Single Member LLC Operating Agreements

Our Single-member LLC operating agreement templates offer a structured and comprehensive framework tailored specifically for sole proprietors in various states. Use them for a clear outline of the rights, responsibilities, and obligations of the sole owner. All templates are customizable, so you can adapt them to suit your specific business needs and preferences.

Single Member LLC Operating Agreements

What Is a Single-Member LLC Operating Agreement?

operations, management structure, and ownership details of a limited liability company (LLC) with only one member. You might know it as a sole proprietor agreement. Having one is not a strict obligation in every state. Rather, it’s a recommended step when forming your one-member LLC as it helps establish the rules and guidelines for how your processes run.

Single-Member LLC Operating Agreement by State

The SMLLC Operating Agreement varies by state, reflecting each jurisdiction’s unique regulations and requirements. While most states don’t mandate it for SMLLCs, having one in place is highly recommended to delineate the business’s structure and operations and to affirm the separation of personal and business assets. 

States that require a single-member LLC operating agreement: California, Maine, Missouri, Delaware, and New York

Why it’s Important to Have One Even if You’re The Only Member

Even if you’re the sole member of your Limited Liability Company, having an operating contract is crucial. Here’s why:

  1. Legal Protection: It reinforces your limited liability by separating your personal and business assets.
  2. Operational Clarity: It outlines your LLC’s management and operational structure, providing a clear framework for your business decisions.
  3. Flexibility: It allows you to create rules tailored to your business needs rather than defaulting to the state’s generic laws.
  4. Credibility: It adds credibility to your corporation, which can be beneficial when dealing with other businesses and potential investors.
  5. Preparedness: It prepares your business for future growth and changes, making transitions smoother.

An SMLLC operating agreement serves as a roadmap for your business, providing clarity and legal protection. Even though it might seem unnecessary for a one-person operation, it’s a small step with significant potential benefits.

Sample Single-Member LLC Operating Agreement

PandaDoc offers a comprehensive template that’s free to use and easy to understand. This template outlines the rules and regulations for a single-member Limited Liability Company, ensuring a clear separation between member and company assets. 

It’s designed to protect the member from liability and complies with the state’s regulations requiring an SMLLC contract. The template also includes provisions for various scenarios, such as the member’s death or bankruptcy. It’s a valuable resource for anyone looking to establish a single-member Limited Liability Company.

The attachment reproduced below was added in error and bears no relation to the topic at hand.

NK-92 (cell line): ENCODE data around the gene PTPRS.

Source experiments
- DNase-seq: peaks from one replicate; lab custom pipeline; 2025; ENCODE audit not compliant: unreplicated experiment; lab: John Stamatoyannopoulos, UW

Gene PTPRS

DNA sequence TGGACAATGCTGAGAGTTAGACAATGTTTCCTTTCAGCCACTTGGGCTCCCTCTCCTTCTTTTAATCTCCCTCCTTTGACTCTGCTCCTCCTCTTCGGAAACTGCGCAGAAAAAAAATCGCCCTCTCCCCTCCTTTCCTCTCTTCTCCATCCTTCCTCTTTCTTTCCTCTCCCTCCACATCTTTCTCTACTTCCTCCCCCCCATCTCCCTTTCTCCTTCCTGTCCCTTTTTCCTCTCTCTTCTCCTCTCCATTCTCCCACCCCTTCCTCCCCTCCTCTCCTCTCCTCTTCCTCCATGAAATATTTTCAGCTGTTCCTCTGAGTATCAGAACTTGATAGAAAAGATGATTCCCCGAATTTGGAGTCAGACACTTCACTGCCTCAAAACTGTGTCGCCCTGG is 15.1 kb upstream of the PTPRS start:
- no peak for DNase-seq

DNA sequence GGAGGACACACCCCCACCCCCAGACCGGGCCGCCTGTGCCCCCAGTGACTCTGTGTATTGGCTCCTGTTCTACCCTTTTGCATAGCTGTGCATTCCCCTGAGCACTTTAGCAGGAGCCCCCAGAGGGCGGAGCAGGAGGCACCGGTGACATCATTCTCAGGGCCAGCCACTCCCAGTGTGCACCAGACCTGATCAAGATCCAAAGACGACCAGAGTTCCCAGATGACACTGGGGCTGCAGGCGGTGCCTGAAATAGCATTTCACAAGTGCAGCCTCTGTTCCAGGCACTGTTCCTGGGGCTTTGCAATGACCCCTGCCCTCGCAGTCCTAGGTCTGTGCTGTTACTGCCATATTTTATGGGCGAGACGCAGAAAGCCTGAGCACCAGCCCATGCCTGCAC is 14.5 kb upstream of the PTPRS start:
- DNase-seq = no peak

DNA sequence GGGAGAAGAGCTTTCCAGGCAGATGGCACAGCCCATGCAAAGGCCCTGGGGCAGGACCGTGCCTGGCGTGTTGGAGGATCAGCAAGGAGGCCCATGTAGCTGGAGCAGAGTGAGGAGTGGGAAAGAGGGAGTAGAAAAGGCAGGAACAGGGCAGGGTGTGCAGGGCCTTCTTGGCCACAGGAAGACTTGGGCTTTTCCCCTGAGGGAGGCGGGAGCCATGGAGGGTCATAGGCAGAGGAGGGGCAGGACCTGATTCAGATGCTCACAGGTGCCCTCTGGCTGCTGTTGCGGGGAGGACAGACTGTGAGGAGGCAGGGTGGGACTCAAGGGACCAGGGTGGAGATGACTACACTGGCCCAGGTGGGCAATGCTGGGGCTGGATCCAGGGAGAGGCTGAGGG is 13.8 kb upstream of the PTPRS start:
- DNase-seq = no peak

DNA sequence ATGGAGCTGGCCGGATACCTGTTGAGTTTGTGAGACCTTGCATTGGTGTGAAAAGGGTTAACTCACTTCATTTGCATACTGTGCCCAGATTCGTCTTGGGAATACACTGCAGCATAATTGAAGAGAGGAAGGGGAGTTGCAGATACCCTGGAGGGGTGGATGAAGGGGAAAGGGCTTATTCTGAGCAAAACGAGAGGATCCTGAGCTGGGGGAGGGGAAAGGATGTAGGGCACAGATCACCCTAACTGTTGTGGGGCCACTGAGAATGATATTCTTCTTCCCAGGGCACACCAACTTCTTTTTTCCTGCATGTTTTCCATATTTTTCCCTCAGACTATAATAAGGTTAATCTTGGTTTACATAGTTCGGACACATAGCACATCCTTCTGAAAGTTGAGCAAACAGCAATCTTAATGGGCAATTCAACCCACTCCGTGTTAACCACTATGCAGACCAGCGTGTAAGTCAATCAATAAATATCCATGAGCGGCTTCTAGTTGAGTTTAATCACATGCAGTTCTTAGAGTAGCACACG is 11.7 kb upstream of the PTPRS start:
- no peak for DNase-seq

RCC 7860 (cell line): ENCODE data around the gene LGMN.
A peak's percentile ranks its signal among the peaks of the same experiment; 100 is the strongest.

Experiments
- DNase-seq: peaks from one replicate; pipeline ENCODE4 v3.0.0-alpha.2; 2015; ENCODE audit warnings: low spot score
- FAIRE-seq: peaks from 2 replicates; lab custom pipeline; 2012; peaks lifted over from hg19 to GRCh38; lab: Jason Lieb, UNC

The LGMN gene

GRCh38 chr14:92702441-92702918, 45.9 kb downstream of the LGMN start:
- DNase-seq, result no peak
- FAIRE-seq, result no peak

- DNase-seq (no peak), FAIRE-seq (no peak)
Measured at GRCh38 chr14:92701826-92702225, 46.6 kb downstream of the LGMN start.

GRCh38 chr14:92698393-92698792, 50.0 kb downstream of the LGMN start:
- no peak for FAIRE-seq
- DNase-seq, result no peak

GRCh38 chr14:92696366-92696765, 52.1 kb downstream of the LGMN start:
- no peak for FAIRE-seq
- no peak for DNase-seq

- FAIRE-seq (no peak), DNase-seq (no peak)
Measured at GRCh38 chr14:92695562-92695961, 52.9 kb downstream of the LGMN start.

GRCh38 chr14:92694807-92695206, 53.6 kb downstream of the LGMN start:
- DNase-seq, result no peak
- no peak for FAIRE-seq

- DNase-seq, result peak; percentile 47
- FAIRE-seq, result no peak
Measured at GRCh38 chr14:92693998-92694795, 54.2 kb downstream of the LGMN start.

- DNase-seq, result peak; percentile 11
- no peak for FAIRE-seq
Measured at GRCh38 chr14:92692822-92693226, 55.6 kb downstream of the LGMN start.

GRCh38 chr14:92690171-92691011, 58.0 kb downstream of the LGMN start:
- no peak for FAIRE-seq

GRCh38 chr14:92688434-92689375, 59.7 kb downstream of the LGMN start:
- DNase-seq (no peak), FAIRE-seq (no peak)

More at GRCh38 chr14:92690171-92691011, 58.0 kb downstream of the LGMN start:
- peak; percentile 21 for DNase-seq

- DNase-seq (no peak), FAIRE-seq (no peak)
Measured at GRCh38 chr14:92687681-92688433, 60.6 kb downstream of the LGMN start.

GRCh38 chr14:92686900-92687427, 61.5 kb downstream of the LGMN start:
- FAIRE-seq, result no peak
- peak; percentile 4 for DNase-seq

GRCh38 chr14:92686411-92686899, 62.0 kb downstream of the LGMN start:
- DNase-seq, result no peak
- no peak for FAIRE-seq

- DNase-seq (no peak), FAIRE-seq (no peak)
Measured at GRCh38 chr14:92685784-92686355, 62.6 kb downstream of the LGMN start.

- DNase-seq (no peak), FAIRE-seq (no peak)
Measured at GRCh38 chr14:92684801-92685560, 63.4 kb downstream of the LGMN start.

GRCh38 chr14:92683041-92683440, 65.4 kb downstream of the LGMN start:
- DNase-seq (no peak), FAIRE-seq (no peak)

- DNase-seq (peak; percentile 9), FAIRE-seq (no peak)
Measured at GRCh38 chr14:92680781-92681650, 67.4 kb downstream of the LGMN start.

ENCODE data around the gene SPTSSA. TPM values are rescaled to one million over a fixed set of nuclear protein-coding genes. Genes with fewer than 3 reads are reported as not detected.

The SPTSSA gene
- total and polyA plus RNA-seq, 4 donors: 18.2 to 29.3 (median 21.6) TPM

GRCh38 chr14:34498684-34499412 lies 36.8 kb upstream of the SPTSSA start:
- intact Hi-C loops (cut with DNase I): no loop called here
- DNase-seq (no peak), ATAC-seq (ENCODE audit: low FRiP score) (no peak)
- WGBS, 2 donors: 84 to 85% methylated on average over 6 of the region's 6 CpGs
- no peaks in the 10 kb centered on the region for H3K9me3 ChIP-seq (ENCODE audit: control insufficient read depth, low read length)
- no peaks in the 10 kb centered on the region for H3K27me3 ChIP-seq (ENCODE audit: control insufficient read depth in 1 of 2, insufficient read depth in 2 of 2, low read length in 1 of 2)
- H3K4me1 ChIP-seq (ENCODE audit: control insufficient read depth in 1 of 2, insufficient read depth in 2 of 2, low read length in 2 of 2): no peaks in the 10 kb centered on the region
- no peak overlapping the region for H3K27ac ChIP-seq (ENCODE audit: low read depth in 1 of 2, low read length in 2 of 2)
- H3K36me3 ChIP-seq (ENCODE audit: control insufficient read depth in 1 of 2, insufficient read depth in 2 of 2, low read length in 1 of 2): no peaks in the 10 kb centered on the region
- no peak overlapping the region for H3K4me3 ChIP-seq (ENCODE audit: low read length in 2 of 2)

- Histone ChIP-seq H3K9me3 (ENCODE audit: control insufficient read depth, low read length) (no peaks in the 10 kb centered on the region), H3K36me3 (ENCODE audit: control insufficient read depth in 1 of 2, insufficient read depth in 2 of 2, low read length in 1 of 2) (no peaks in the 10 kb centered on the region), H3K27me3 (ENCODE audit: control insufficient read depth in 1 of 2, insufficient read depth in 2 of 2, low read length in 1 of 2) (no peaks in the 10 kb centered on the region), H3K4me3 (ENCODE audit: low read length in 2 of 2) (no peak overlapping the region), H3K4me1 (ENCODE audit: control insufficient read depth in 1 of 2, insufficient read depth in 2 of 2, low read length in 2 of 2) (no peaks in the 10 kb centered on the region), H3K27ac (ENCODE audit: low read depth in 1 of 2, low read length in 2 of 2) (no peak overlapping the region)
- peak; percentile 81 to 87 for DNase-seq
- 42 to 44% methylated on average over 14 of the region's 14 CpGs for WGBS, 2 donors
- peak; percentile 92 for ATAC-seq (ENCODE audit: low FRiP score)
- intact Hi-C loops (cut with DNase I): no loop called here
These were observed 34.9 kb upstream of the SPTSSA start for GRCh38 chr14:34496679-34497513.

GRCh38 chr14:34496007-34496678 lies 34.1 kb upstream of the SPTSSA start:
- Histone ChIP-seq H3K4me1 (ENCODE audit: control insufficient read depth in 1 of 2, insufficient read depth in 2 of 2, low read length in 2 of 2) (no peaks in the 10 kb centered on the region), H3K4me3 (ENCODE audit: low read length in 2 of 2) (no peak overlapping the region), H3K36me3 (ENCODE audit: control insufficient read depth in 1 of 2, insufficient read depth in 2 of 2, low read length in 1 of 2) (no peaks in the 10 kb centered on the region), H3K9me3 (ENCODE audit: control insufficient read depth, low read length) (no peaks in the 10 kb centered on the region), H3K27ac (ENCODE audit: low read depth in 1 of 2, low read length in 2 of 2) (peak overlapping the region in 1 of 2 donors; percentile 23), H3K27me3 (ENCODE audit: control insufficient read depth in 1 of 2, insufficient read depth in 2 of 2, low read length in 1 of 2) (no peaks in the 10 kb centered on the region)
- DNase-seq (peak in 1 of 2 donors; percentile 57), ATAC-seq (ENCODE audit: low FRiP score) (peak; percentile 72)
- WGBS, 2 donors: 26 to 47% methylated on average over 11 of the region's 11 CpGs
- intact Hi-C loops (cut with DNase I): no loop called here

How It Differs From Other LLC Operating Agreements

A Single-Member LLC Operating Agreement includes many of the same provisions found in operating agreements for multi-member LLCs, but with some differences. You may include provisions for potential future changes in ownership or management delegation while emphasizing the sole member’s liability protection

Single Member LLC Operating Agreements differ from other LLC Operating Agreements in the following ways:

  1. Number of Members: As the name suggests, a Single Member LLC Operating Agreement is designed for an LLC with just one member, while other agreements cater to companies with multiple members or managers.
  2. Decision-Making: In a Single Member LLC, decisions are made solely by one person. In contrast, multi-member companies require provisions for voting rights and decision-making processes among members.
  3. Distribution of Profits and Losses: In a Single Member LLC, all profits and losses go to that one member. Other Limited Liability Company agreements must outline how profits and losses are distributed among all members.
  4. Succession Planning: Single Member LLC agreements must address what happens if the sole member cannot continue running the business. In contrast, other LLC agreements may have more complex succession plans due to the presence of multiple members.
  5. Asset Protection: Both types of agreements provide asset protection, but Single Member LLC Operating Agreements emphasize separating personal and business assets to maintain the liability protection the business structure offers.